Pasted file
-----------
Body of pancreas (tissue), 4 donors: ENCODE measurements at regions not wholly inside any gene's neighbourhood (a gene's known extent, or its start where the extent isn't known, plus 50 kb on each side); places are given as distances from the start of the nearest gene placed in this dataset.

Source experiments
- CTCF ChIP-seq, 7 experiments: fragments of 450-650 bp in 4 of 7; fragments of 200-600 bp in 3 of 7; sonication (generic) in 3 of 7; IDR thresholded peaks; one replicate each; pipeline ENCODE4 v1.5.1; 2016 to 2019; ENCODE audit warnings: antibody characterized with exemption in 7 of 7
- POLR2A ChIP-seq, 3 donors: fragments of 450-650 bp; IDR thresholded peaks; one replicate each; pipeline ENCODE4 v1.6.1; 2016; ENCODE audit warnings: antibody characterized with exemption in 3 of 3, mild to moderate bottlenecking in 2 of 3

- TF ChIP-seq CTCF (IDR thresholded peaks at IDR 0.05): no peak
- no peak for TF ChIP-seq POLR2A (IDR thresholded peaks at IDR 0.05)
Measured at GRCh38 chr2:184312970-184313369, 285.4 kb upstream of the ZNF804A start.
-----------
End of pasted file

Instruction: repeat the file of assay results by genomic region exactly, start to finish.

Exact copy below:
Body of pancreas (tissue), 4 donors: ENCODE measurements at regions not wholly inside any gene's neighbourhood (a gene's known extent, or its start where the extent isn't known, plus 50 kb on each side); places are given as distances from the start of the nearest gene placed in this dataset.

Source experiments
- CTCF ChIP-seq, 7 experiments: fragments of 450-650 bp in 4 of 7; fragments of 200-600 bp in 3 of 7; sonication (generic) in 3 of 7; IDR thresholded peaks; one replicate each; pipeline ENCODE4 v1.5.1; 2016 to 2019; ENCODE audit warnings: antibody characterized with exemption in 7 of 7
- POLR2A ChIP-seq, 3 donors: fragments of 450-650 bp; IDR thresholded peaks; one replicate each; pipeline ENCODE4 v1.6.1; 2016; ENCODE audit warnings: antibody characterized with exemption in 3 of 3, mild to moderate bottlenecking in 2 of 3

- TF ChIP-seq CTCF (IDR thresholded peaks at IDR 0.05): no peak
- no peak for TF ChIP-seq POLR2A (IDR thresholded peaks at IDR 0.05)
Measured at GRCh38 chr2:184312970-184313369, 285.4 kb upstream of the ZNF804A start.